The fabrication of the microminature valve will be discussed relative to FIGS. 4 through 8. Referring first to FIG. 4, the nnular valve seat 18 is formed on the top surface of a (100) oriented p type silicon susbstrate 32 using photolithography and an isotropic silicon etchant such as HF--HNO3. Next a thick layer 34 of n+ type silicon is deposited or grown on the top surface of the silicon wafer as shown in FIG. 5. The n+ type silicon layer 34 must be etchable by chemicals which do not attack the p type silicon substrate 32 or silicon dioxide layer 22. Preferably the n+ type silicon layer 34 is a polysilicon layer grown on the surface of the substrate 32 using any of the conventional techniques known in the semiconductor field. This layer is preferably in the range from 10 to 20 micrometers thick determined by height of the raised valve seat 18 and other operational parameters of the valve.
The top surface of the n+ type silicon layer is then polished to remove surface irregularities. Silicon dioxide layers 36 and 38, about 10 micrometers thick, are then formed on opposite sides of the coated substrate as shown in FIG. 6. The silicon dioxide layer 36 will become the flexible diaphragm of the completed valve while silicon dioxide layer 38 is patterned and used as a mask for the formation of the inlet port 14 and outlet port 16.
The inlet port 14 and outlet port 16 are then formed by an anisotropic etch through the p type silicon substrate 32 using a first etchant such as KOH-isoproponol-water stopping at the top silicon dioxide layer 36 as shown in FIG. 7. The silicon dioxide layer 38 is then removed. Finally the n+ type polysilicon layer 34 is preferentially etched to form the internal volume 24 of the valve by introducing a second etchant, such as HF--HNO3 --CH3 COOH solution through the input port 14. The second etchant will preferentially etch the n+ type polysilicon 34 layer from between the silicon substrate 32 and the silicon dioxide layer 36 forming a silicon dioxide flexible diaphragm, spacer 20, and internal volume 24 as shown in FIG. 8. The valve is completed by adding an electrically conductive metal electrode 26 over the silicon dioxide layer 36 as shown in FIG. 1. Although silicon dioxide is the preferred material for nonporous layer 22, it is recognized that other oxides compatible with the etching steps may be used as well as forming layer 22 from a p type polysilicon.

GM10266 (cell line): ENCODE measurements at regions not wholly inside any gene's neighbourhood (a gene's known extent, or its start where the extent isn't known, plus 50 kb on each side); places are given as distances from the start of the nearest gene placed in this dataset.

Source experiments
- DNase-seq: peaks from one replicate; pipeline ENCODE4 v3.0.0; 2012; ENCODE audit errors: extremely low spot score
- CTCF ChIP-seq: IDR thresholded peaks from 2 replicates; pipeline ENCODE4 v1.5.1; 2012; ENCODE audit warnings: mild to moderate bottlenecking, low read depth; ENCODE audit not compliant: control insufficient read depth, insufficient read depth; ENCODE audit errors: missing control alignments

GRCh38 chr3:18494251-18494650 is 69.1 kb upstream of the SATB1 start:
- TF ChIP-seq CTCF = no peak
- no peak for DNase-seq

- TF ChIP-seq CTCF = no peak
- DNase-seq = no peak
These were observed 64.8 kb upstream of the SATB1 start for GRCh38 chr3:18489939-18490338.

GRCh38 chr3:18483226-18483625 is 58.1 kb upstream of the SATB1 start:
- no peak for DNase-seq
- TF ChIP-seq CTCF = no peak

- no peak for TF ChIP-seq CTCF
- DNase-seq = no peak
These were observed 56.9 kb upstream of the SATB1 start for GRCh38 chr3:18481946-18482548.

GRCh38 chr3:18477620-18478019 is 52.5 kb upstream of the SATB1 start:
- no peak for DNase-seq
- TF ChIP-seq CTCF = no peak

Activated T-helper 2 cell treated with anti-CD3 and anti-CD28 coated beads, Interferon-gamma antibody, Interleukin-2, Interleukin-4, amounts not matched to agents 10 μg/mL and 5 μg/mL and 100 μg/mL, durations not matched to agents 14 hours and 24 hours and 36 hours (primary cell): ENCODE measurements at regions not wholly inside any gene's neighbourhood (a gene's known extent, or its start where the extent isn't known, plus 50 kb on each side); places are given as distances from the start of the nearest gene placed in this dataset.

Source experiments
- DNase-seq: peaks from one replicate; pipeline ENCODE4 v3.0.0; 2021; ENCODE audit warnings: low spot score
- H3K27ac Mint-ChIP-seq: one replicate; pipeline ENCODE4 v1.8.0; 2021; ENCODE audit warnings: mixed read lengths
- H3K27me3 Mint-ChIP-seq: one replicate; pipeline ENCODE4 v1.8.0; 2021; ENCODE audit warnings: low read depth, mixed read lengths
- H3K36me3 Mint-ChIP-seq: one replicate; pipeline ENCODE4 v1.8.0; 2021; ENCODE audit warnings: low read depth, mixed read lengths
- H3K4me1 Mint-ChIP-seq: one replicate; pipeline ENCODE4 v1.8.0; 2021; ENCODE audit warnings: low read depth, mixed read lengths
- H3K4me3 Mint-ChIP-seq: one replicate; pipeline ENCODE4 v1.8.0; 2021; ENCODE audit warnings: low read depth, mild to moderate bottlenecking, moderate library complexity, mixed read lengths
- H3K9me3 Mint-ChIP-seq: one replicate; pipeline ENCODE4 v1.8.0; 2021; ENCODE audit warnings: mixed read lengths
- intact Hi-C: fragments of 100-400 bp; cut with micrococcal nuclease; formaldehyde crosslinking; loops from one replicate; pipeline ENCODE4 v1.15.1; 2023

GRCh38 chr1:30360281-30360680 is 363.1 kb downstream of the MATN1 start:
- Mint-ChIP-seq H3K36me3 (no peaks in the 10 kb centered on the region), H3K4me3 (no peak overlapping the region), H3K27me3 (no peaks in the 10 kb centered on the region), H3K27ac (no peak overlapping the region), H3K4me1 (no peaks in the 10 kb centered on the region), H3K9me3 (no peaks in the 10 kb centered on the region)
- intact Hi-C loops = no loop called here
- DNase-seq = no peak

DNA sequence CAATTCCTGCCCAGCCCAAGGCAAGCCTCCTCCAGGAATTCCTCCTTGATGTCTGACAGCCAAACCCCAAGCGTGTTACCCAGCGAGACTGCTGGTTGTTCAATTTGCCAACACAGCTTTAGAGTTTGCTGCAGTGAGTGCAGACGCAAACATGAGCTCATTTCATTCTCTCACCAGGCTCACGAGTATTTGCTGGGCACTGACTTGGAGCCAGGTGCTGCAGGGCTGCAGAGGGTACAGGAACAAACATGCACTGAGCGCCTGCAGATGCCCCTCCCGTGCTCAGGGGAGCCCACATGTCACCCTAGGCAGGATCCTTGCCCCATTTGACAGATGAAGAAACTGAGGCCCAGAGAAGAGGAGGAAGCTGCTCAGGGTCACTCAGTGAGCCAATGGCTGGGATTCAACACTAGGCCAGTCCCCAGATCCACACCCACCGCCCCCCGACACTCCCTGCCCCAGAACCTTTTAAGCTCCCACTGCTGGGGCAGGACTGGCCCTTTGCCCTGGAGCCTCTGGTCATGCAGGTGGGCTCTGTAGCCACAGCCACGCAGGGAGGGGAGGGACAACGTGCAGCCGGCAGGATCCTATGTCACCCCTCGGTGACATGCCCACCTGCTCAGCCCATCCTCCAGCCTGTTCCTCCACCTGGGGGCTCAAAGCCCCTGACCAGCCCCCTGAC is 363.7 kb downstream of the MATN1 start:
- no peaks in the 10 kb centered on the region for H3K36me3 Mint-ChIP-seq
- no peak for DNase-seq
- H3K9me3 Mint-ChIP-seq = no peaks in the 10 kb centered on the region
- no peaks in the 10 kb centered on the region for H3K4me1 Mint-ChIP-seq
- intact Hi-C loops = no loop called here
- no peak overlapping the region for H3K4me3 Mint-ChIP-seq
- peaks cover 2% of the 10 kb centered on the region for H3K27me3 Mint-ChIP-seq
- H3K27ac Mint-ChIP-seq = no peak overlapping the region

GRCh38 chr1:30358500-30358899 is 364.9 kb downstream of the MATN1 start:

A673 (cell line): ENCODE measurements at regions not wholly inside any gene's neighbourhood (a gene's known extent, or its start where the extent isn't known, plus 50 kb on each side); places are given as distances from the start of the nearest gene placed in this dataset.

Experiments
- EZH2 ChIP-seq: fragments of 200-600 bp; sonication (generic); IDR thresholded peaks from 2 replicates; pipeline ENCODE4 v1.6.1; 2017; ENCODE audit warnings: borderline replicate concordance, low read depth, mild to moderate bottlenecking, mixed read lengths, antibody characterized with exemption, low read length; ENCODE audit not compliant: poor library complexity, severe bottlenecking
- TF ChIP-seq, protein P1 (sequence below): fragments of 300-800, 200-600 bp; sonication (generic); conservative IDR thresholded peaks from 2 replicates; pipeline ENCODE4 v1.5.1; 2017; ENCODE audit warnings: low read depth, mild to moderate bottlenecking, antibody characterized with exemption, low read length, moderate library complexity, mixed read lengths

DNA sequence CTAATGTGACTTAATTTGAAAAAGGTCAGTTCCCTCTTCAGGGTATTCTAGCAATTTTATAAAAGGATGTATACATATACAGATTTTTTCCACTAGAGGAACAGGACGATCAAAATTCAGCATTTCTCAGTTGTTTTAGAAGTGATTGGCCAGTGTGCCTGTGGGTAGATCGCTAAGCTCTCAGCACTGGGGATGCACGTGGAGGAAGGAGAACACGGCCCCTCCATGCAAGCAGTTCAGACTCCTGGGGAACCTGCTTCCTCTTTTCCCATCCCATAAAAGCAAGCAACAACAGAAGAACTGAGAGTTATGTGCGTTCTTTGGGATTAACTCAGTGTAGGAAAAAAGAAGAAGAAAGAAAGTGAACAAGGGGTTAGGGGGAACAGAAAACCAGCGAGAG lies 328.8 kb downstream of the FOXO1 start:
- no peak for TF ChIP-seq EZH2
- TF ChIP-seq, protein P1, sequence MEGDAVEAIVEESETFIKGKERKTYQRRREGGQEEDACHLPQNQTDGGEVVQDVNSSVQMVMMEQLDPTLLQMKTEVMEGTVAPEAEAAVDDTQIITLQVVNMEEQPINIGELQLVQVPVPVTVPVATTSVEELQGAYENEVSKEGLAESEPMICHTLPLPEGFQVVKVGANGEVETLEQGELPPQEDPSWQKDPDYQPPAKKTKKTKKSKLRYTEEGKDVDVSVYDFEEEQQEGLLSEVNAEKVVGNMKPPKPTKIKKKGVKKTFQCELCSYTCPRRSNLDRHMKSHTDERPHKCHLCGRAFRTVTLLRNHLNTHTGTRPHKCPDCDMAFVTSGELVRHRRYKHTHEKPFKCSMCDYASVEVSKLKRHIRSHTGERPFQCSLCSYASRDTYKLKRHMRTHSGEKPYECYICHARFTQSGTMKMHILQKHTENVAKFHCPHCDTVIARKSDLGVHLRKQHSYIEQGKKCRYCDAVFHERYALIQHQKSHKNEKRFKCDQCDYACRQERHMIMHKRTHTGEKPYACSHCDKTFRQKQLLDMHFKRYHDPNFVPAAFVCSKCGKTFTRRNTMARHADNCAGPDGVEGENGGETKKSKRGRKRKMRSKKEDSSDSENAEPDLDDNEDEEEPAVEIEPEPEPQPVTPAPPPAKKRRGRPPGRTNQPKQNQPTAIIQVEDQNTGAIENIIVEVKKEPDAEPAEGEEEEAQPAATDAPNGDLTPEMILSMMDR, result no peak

An alternate pressure actuated configuration of the microminiature valve is illustrated on FIG. 9. In the configuration, the substrate 12, including inlet and exit ports 14 and 16, spacer 20 and flexible diaphragm 22 are fabricated as discussed relative to FIGS. 4 through 8. Above nonporous layer 22 there is attached a cup shaped housing 40 having a signal input port 44. Housing 40 defines an internal chamber 42 enclosed on one side by the central portion of layer 22. The cup shaped housing 40 may be bonded to the top of the layer 22 or the substrate 12 using any of the standard techniques known in the art.
The operation of the pressure actuated configuration of the microminiature valve is straightforward. The opening and closing of the valve is controlled by the pressure P2 at the signal input port. When the pressure P2 is less than the pressure P1 of the fluid received at the inlet port 14, central portion of layer 22 deflects upward away from the valve seat 18 providing a fluid flow path between the inlet port 14 and outlet port 16. However when the pressure P2 applied to the signal input port 44 exceeds the pressure P1 applied to the inlet port 14 by an amount sufficient to deflect the central portion of layer 22 downwardly to engage the valve seat 18, the fluid flow path between the inlet port 14 and outlet port is occluded by the nonporous layer 22 closing the valve.
As will be appreciated by those skilled in the art, the disclosed microminiature valve is not limited to the configuration shown in the drawing or the materials and processes discussed in the specification. It is recognized that inlet port and valve seat may be offset with respect to the center of the enclosed volume 24, that the outlet port may also have a valve seat corresponding to valve seat 18, and that different materials for the substrate 12, spacer 20 and flexible diaphragm 22 may be substituted for the materials discussed in the Specification without departing from the spirit of the invention.